Home > The House on Prytania (Royal Street #2)

The House on Prytania (Royal Street #2)
Author: Karen White

The Crescent City, with its long and tangled history, its glorious architecture and subtropical allure, along with its inarguably dark past and requisite restless spirits, is a forgiving place. A city with accepting arms for society’s lost and hungry souls, and a haven for people like me who’d stumbled and fallen yet managed to pull themselves back up. People who were brave enough to try again in a place known for its extremes, or simply too hardheaded to admit defeat.
As the St. Charles streetcar I’d just exited waddled its way down the tracks toward the river bend, I listened to its clanging and jangling. It had become the soundtrack of my life in a new city, much as the church bells chiming their holy chorus in my hometown of Charleston once were.
Slowly walking down Broadway, I enjoyed the afternoon air of an early-October Saturday. The oppressive humidity of summer had lifted, giving us a reprieve, and although the temperature was nowhere near what anybody up north would call cold, it was cool enough that I wore a sweater over my T-shirt. Even my fingers felt chilled as they gripped the straps of my backpack.
I considered slipping on the gloves that my stepmother, Melanie, had sent me—along with typed instructions on how to care for them. I was due a visit from my family—my parents and my twelve-year-old half siblings, Sarah and JJ—the following week, and I didn’t want to register Melanie’s disappointment at seeing my dirty gloves. Exactly the reason why I wasn’t wearing them. Because absolutely nobody in real life had the patience to clean their gloves to Melanie’s specifications. Unless they were Melanie.
I lived on Tulane University’s so-called fraternity row, my upstairs town-house apartment sandwiched between two fraternity houses, so I was prepared to dodge the street football being played as I made my way down the sidewalk. The days were shorter now, the rose-tinted dusk sky hovering over me as I walked, the growing dimness darkening the shadows between houses and behind unlit windows. Not for the first time, I was grateful that I had only five senses and couldn’t see anything within the shadows. But just because I couldn’t see anything didn’t mean that nothing was there.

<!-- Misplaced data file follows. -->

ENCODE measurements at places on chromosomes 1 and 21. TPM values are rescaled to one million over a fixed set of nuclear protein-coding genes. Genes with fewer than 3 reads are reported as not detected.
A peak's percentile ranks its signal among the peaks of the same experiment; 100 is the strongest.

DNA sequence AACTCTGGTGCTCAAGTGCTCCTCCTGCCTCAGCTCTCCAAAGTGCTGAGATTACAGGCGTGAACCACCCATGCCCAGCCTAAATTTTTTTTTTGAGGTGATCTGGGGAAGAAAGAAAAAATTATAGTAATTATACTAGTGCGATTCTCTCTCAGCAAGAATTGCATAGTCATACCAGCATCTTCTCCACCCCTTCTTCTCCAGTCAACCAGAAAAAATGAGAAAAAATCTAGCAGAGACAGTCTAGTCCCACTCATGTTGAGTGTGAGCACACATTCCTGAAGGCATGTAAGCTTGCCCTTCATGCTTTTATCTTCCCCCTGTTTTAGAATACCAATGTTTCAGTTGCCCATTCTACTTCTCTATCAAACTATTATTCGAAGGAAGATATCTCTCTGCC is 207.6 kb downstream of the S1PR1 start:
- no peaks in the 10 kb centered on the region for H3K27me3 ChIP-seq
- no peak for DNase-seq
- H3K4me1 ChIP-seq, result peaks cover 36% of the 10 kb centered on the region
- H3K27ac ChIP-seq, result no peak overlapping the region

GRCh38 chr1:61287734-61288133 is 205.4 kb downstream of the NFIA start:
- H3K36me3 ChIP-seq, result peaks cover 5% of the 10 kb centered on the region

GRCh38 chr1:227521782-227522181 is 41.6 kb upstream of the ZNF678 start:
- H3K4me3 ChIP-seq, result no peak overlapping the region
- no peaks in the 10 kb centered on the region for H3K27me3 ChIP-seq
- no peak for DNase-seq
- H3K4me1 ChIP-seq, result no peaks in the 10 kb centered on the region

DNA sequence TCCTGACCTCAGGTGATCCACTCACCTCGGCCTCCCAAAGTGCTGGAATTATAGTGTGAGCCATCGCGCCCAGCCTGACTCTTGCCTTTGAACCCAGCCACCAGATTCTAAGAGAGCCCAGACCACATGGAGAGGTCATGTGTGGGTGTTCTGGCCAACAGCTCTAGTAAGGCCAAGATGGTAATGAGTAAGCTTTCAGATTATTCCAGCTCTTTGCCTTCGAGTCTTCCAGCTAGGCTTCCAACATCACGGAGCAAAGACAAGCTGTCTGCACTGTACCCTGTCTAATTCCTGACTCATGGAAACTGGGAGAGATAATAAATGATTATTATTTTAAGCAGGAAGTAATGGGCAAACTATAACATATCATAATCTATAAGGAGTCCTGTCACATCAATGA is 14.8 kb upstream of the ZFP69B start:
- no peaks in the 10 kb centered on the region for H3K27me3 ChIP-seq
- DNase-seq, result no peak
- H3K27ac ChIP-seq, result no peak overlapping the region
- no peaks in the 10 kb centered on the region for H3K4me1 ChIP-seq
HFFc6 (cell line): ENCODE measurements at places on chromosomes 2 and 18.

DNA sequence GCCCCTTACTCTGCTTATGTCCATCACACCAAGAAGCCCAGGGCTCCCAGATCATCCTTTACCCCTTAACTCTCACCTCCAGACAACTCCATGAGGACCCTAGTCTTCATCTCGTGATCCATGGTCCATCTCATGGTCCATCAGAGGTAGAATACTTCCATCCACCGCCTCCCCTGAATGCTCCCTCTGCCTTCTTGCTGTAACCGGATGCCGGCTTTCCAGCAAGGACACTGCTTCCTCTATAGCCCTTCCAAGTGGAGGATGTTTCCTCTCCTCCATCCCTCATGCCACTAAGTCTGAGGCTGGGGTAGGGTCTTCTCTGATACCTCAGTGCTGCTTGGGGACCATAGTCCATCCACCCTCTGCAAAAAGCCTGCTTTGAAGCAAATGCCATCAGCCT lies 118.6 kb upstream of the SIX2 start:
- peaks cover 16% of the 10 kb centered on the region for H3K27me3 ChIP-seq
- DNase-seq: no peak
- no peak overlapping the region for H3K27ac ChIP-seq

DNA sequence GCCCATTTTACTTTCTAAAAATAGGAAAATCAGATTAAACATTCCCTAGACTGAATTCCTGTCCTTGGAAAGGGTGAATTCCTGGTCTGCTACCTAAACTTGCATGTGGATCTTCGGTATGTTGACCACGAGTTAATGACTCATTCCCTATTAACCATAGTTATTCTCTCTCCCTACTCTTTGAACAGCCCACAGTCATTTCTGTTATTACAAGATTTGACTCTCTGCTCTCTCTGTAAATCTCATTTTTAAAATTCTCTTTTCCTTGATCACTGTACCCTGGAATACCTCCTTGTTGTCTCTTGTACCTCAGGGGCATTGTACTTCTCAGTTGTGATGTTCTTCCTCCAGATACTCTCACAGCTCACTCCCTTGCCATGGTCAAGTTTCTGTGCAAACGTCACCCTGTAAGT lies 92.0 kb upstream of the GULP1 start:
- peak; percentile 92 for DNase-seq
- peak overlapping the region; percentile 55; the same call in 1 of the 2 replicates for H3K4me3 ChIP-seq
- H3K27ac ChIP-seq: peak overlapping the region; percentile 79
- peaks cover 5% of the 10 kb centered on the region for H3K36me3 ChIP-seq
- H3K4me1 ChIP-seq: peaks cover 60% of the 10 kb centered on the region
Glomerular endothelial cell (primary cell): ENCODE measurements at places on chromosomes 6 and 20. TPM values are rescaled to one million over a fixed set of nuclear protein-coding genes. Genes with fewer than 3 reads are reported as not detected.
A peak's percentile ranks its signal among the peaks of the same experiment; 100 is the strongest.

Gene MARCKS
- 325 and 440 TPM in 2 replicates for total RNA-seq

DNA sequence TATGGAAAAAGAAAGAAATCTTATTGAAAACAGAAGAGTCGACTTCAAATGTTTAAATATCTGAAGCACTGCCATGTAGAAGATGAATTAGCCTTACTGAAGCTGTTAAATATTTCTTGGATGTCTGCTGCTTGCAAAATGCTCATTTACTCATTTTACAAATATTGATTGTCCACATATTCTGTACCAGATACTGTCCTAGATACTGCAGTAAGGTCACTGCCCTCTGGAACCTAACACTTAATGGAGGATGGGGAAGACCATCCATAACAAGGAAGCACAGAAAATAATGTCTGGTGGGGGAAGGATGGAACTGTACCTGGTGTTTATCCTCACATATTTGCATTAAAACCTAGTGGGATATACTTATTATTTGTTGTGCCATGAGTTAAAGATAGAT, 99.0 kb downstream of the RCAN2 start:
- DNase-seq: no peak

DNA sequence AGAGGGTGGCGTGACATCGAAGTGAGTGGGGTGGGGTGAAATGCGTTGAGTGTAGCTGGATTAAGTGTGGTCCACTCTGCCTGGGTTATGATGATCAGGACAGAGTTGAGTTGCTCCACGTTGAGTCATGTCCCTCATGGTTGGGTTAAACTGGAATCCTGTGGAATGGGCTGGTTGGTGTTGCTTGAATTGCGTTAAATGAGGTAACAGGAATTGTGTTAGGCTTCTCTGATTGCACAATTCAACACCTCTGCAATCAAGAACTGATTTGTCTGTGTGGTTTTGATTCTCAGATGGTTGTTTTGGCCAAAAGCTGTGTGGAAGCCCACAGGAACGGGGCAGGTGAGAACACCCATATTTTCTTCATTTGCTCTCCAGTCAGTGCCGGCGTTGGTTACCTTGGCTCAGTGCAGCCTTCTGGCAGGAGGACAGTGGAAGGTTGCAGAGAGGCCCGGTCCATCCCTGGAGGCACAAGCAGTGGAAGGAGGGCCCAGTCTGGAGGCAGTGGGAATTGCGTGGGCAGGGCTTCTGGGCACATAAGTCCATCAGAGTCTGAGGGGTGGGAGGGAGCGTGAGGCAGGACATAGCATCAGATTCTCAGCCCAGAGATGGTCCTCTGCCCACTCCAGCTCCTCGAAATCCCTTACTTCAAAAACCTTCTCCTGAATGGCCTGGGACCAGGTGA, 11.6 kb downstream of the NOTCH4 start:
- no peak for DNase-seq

I climbed the steps to my apartment, enjoying the drifting scents of something spicy and pumpkin-y baking in the oven. Being greeted by fresh baked goods was just one of the perks of having the Southern version of Martha Stewart as my roommate. A version that sported flame red hair and had a skill set that included all things domestic as well as the ability to change a tire while wearing high heels, and had an accent as thick as the Delta mud from her home state of Mississippi.
Jolene McKenna was a force of nature whose turns of phrase could be simultaneously head-scratching and profound, and whose sweet nature hid a backbone of steel mixed with concrete. Jolene had been my roommate during my abbreviated tenure at Tulane, and when we’d run into each other in New Orleans seven years later, I had needed a roommate, and she’d needed an apartment. It had seemed serendipitous.
As soon as I opened the French door at the top of the stairwell and threw off my backpack, I was attacked by a small gray and white fur ball with two dark button eyes and a matching nose and a wildly waving plumed tail. He was wearing yet another fall-themed dog sweater courtesy of his favorite aunt, Jolene. Although Mardi was technically my rescue dog, Jolene had taken over all his accessorizing, something my stepmother, Melanie, could appreciate. I had drawn the line at monogramming, but little by little I’d noticed MLT (Mardi Lee Trenholm) appearing on bowls, bedding, and his dog-sized bathrobe.